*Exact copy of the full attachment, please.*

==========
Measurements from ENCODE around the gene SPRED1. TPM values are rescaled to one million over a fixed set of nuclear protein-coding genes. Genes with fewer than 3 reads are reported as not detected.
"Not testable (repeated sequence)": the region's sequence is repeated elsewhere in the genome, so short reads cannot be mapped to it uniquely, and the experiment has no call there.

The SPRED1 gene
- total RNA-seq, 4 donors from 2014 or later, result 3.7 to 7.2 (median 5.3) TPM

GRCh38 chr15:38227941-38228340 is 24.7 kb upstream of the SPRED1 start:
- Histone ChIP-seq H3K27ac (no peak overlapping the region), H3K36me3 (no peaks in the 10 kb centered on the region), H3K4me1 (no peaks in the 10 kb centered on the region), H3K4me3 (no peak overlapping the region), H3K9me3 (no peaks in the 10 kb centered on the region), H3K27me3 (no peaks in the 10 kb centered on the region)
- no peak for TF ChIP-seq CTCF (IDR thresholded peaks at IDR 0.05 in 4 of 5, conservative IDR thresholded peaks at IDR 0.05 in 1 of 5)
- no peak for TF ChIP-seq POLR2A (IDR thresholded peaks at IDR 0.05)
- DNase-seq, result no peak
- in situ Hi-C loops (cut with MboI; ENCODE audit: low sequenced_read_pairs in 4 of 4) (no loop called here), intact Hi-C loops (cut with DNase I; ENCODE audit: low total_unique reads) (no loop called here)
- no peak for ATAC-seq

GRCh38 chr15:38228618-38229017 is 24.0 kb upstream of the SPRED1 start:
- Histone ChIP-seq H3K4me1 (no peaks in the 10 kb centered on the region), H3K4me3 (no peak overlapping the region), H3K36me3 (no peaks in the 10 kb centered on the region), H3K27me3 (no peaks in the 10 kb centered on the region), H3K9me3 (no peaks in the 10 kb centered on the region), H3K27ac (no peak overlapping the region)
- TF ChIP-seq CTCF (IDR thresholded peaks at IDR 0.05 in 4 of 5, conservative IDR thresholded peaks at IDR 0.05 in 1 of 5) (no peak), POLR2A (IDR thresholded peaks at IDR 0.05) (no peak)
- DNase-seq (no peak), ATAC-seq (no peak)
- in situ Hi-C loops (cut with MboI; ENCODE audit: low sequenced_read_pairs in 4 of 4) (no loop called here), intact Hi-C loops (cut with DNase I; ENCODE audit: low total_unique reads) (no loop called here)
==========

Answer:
Measurements from ENCODE around the gene SPRED1. TPM values are rescaled to one million over a fixed set of nuclear protein-coding genes. Genes with fewer than 3 reads are reported as not detected.
"Not testable (repeated sequence)": the region's sequence is repeated elsewhere in the genome, so short reads cannot be mapped to it uniquely, and the experiment has no call there.

The SPRED1 gene
- total RNA-seq, 4 donors from 2014 or later, result 3.7 to 7.2 (median 5.3) TPM

GRCh38 chr15:38227941-38228340 is 24.7 kb upstream of the SPRED1 start:
- Histone ChIP-seq H3K27ac (no peak overlapping the region), H3K36me3 (no peaks in the 10 kb centered on the region), H3K4me1 (no peaks in the 10 kb centered on the region), H3K4me3 (no peak overlapping the region), H3K9me3 (no peaks in the 10 kb centered on the region), H3K27me3 (no peaks in the 10 kb centered on the region)
- no peak for TF ChIP-seq CTCF (IDR thresholded peaks at IDR 0.05 in 4 of 5, conservative IDR thresholded peaks at IDR 0.05 in 1 of 5)
- no peak for TF ChIP-seq POLR2A (IDR thresholded peaks at IDR 0.05)
- DNase-seq, result no peak
- in situ Hi-C loops (cut with MboI; ENCODE audit: low sequenced_read_pairs in 4 of 4) (no loop called here), intact Hi-C loops (cut with DNase I; ENCODE audit: low total_unique reads) (no loop called here)
- no peak for ATAC-seq

GRCh38 chr15:38228618-38229017 is 24.0 kb upstream of the SPRED1 start:
- Histone ChIP-seq H3K4me1 (no peaks in the 10 kb centered on the region), H3K4me3 (no peak overlapping the region), H3K36me3 (no peaks in the 10 kb centered on the region), H3K27me3 (no peaks in the 10 kb centered on the region), H3K9me3 (no peaks in the 10 kb centered on the region), H3K27ac (no peak overlapping the region)
- TF ChIP-seq CTCF (IDR thresholded peaks at IDR 0.05 in 4 of 5, conservative IDR thresholded peaks at IDR 0.05 in 1 of 5) (no peak), POLR2A (IDR thresholded peaks at IDR 0.05) (no peak)
- DNase-seq (no peak), ATAC-seq (no peak)
- in situ Hi-C loops (cut with MboI; ENCODE audit: low sequenced_read_pairs in 4 of 4) (no loop called here), intact Hi-C loops (cut with DNase I; ENCODE audit: low total_unique reads) (no loop called here)